Christoffer and Maja's trip to Prague to bring back Chistoffer's deceased father evolves into the story of a break-up. In the wake of the events that follow, secrets gradually emerge which threaten to destroy their marriage.
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Romantic drama: the story of Christoffer and Maja's trip to the city of Prague - a beautiful, aging city, but also a city choked by a rigid and dated eastern-block mentality. PRAG is the story of a distant, ever-absent father who, even after passing away, traumatizes all who have known him. And PRAG is the story of a marriage on the verge of collapse, in which Christoffer wants one thing and Maja another. A story of an old love, constantly transformed; at once, rooted, fragile, vulnerable, forgotten and rediscovered. A marriage where secrets, one after the other, come bursting out of the closet.Written by
Performed by Bogpowder
Composed by Jonas Struck See more »
A Danish married couple Christoffer and Maja (Mads Mikkelsen and Stine Stengade) arrives in Prague, Czech Republic to sort out the paperwork regarding the death of Christoffer's estranged father. Assisted by a local lawyer and friend of the late father (Borivoj Navrátil), the couple waits for the bureaucracy to be cleared and runs into problems with their shattering marriage and general alienation in life.
The city of Prague becomes a symbol for the forlorn state of the main characters: they don't speak the language, the Czech customs regarding the handling of the dead seem odd and overly emotional to the reserved Christoffer and the locations and people in general seem closed, stale, rude and introverted. The feelings of alienation, sadness and anger that so perfectly come to life on the serene face of Mads Mikkelsen are only emphasized by the gray weather, architecture and infrastructure that clearly have once been colourful and happy, just like Christoffer and Maja's life. The film is not entirely humourless pondering about the impossibility of happiness though: the bizarre misunderstandings with the locals provide small moments of dark humour, and the character of a beautiful pub singer Alena (Jana Plodková) shows that some human understanding is always possible even over the language barrier.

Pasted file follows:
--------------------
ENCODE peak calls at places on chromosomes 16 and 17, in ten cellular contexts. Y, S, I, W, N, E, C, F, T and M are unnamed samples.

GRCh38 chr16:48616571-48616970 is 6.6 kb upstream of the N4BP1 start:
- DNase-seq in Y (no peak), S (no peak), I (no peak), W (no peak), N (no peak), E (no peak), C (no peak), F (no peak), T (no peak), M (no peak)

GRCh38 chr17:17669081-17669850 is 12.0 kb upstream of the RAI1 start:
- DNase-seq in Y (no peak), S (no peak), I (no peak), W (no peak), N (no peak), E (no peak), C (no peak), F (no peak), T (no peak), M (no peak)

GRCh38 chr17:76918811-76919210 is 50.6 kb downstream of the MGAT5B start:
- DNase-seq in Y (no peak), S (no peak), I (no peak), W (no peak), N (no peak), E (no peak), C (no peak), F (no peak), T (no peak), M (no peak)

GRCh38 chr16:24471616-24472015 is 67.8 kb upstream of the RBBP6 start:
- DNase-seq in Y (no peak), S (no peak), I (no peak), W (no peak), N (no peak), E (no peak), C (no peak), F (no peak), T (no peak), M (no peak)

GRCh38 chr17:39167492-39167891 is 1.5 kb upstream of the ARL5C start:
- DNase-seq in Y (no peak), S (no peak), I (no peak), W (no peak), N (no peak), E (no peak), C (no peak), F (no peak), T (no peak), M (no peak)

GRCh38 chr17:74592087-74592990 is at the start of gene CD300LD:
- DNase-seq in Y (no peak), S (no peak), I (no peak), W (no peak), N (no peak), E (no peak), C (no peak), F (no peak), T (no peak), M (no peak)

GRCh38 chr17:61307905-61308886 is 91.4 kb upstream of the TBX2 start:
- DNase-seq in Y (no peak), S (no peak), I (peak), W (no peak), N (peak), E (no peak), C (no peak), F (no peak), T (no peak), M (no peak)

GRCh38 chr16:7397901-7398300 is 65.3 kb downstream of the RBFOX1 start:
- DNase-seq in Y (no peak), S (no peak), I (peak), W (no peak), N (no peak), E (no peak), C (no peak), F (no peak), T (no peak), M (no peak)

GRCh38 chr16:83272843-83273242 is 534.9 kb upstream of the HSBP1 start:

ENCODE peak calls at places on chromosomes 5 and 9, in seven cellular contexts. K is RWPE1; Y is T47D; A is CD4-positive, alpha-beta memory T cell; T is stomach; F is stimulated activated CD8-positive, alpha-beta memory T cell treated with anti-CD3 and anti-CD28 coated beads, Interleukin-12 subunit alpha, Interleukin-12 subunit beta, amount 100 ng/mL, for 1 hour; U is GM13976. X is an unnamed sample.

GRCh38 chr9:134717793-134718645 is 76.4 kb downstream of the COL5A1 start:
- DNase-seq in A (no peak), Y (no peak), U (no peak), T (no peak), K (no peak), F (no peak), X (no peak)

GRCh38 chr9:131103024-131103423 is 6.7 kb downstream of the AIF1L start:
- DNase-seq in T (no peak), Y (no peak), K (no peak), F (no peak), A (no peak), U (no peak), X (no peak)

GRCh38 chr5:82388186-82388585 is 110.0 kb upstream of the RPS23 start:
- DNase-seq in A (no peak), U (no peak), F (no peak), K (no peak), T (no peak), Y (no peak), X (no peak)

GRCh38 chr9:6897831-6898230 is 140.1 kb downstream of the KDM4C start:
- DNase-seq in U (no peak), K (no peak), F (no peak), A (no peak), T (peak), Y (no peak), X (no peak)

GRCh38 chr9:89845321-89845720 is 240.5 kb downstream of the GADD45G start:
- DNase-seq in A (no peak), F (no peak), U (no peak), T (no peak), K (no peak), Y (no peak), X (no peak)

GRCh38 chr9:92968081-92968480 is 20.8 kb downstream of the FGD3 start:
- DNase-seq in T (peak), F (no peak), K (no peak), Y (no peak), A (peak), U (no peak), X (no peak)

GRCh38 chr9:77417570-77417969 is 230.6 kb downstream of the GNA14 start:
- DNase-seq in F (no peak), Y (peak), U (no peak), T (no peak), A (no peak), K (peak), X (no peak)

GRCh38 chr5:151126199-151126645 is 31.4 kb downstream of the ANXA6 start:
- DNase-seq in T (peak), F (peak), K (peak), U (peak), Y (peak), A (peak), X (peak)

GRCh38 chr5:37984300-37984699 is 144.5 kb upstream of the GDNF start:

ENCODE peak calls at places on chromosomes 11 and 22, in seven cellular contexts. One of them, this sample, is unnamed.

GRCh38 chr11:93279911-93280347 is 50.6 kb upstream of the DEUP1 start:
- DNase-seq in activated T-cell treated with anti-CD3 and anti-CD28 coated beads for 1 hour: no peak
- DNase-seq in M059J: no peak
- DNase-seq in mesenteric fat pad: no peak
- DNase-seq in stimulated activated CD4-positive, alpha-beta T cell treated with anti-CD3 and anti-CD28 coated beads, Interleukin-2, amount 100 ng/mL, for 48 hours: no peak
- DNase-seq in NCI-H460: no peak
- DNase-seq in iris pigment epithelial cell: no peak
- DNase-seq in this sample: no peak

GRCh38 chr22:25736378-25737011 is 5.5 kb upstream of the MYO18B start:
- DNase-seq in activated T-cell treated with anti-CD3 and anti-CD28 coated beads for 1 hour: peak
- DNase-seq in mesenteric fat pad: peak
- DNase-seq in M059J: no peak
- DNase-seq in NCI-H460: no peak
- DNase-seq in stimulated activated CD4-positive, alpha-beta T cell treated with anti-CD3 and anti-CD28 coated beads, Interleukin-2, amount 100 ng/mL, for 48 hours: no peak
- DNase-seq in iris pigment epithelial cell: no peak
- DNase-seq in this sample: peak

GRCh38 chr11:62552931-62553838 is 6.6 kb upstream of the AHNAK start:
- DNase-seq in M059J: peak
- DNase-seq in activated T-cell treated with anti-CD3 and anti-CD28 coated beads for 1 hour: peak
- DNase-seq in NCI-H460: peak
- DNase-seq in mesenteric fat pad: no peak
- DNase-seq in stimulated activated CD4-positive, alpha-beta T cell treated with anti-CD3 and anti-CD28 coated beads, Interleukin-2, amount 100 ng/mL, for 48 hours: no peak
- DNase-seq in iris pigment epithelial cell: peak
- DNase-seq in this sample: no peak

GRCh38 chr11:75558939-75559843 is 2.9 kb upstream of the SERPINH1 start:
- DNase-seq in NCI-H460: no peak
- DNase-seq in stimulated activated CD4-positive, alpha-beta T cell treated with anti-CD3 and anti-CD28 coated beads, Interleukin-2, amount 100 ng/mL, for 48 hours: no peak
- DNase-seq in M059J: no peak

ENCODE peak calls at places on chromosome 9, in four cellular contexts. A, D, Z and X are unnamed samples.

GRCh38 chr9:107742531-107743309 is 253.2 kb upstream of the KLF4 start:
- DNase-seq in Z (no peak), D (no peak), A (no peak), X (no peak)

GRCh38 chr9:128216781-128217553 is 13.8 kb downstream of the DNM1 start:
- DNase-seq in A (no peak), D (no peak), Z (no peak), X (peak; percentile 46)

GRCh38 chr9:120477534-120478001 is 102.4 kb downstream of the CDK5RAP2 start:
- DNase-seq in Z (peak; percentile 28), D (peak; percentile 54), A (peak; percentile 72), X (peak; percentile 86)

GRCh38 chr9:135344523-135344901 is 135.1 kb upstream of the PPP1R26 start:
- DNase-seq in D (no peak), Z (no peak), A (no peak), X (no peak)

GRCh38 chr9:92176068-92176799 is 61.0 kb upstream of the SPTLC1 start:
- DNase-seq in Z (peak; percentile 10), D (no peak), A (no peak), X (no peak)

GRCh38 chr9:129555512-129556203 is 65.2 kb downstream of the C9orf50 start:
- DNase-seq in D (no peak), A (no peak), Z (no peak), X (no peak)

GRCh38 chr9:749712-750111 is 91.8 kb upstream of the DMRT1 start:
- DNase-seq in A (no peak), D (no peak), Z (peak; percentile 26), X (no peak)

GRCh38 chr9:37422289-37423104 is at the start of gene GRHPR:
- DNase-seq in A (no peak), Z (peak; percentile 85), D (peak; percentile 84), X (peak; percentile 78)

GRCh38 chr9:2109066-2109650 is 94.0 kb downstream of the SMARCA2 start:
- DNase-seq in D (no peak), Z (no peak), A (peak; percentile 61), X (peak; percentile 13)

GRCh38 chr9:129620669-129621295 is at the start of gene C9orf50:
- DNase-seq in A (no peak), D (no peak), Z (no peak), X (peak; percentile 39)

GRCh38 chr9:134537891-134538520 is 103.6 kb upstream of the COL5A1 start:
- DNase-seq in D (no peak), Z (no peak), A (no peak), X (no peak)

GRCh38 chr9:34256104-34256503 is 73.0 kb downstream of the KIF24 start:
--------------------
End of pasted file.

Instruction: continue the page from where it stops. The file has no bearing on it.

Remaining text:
One thing I didn't care for as much was the prominence of hand-held camera-work and often outright shaky shots during close-ups. In a way the restless movements augment the feel of naturalism of the conversations, but I tend to find them more distracting than fitting. The music often sounds highly emotional, even sentimental, but ultimately works effectively, especially at the end. Despite minor complaints, Prag is over all a satisfactory meditation on the nature of relationships between humans. The key is to gain an understanding of what's important in life, to refind the lost connection to those around you – the film is not hopeless, but does not content itself with easy answers either.
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